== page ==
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Paper: Cosmological Uses of Gamma-Ray Bursts
Volume: 312, Third Rome Workshop on Gamma-Ray Bursts in the Afterglow Era
Page: 249
Authors: Djorgovski, S.G.; Kulkarni, S.R.; Frail, D.A.; Harrison, F.A.; Bloom, J.S.; Berger, E.; Price, P.A.; Fox, D.; Soderberg, A.M.; Sari, R.; Yost, S.; Mahabal, A.A.; Castro, S.M.; Goodrich, R.; Chaffee, F.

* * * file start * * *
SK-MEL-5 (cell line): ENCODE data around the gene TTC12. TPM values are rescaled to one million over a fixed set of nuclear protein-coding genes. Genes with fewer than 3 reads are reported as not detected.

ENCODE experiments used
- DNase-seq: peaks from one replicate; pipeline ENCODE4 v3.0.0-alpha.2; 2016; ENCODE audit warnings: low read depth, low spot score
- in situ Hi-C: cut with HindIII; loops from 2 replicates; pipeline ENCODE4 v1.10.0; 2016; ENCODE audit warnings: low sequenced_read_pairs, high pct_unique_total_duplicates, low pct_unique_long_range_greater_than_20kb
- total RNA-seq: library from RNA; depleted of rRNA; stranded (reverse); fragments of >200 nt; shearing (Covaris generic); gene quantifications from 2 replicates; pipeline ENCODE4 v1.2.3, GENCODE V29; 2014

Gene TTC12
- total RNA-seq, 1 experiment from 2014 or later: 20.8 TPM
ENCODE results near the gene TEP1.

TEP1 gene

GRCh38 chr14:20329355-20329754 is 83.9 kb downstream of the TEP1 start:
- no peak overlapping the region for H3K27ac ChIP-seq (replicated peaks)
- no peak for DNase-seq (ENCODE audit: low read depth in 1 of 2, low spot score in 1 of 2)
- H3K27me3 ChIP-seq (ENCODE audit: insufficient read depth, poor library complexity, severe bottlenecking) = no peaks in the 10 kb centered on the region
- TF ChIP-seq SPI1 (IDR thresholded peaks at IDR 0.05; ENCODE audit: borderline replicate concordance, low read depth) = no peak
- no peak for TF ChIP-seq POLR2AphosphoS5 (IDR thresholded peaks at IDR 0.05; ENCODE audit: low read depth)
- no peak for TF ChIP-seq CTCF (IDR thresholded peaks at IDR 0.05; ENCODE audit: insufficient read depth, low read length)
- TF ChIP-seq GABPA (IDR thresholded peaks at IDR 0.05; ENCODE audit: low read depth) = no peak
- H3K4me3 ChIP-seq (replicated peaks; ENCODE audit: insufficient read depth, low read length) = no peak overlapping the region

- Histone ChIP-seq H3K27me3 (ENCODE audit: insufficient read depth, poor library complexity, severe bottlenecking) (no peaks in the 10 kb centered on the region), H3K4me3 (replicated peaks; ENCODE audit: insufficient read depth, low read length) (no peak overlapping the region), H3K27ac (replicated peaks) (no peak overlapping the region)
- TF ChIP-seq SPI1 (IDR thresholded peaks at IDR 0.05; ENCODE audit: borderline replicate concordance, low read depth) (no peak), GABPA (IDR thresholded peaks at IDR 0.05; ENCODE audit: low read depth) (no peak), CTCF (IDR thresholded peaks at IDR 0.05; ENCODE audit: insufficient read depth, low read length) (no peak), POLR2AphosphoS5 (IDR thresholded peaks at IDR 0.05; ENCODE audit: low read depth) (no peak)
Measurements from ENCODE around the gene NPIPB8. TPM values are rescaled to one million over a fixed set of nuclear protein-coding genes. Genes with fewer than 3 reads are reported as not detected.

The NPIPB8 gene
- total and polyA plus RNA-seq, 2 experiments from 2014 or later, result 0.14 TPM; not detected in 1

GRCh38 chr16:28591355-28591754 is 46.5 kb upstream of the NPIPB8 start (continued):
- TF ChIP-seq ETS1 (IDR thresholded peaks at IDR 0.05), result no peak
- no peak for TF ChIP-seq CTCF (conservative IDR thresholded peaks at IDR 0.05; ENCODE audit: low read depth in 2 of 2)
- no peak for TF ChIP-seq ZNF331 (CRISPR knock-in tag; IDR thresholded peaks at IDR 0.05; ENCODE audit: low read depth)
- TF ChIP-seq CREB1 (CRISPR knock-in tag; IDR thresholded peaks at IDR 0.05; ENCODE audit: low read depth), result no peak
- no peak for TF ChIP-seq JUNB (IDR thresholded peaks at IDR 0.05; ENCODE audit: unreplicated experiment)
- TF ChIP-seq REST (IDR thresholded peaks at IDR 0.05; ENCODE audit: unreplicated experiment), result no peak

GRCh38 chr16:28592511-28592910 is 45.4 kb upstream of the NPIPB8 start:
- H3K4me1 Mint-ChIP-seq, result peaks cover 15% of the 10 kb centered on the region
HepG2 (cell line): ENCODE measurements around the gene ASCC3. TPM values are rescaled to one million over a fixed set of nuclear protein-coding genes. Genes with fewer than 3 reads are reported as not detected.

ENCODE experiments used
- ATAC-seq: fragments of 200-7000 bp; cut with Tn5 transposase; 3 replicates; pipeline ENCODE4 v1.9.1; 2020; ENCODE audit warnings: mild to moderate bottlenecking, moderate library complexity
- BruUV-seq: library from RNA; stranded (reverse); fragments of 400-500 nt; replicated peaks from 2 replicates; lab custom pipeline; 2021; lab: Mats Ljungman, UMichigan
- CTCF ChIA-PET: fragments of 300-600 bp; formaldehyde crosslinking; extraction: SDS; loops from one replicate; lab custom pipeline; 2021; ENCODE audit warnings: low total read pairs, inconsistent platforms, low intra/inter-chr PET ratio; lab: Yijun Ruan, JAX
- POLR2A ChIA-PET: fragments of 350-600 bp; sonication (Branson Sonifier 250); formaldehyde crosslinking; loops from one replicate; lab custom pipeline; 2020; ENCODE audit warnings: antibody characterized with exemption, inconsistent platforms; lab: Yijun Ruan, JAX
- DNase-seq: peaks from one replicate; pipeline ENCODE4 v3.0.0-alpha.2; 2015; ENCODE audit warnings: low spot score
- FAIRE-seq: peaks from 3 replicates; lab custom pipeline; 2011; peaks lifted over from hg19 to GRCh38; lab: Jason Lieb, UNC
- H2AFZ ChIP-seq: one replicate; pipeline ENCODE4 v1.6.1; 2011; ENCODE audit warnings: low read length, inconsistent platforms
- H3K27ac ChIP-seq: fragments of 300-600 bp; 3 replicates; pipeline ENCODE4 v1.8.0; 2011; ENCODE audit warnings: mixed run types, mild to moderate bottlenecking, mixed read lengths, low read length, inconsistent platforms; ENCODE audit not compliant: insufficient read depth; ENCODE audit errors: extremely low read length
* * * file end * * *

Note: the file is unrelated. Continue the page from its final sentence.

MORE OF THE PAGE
Abstract: Studies of the cosmic gamma-ray bursts (GRBs) and their host galaxies are starting to provide interesting or even unique new insights in observational cosmology. GRBs represent a new way of identifying a population of star-forming galaxies at cosmological redshifts. GRB hosts are broadly similar to the normal field galaxy populations at comparable redshifts and magnitudes, and indicate at most a mild luminosity evolution out to z 1.5 ~ 2. GRB optical afterglows seen in absorption provide a powerful new probe of the ISM in dense, central regions of their host galaxies, complementary to the traditional studies using QSO absorbers. Some GRB hosts are heavily obscured, and provide a new way to select a population of cosmological sub-mm sources, and a novel constraint on the total obscured fraction of star formation over the history of the universe. Finally, detection of GRB afterglows at z > 6 may provide a unique way to probe the primordial star formation, massive IMF, early IGM, and chemical enrichment at the end of the cosmic reionization era.
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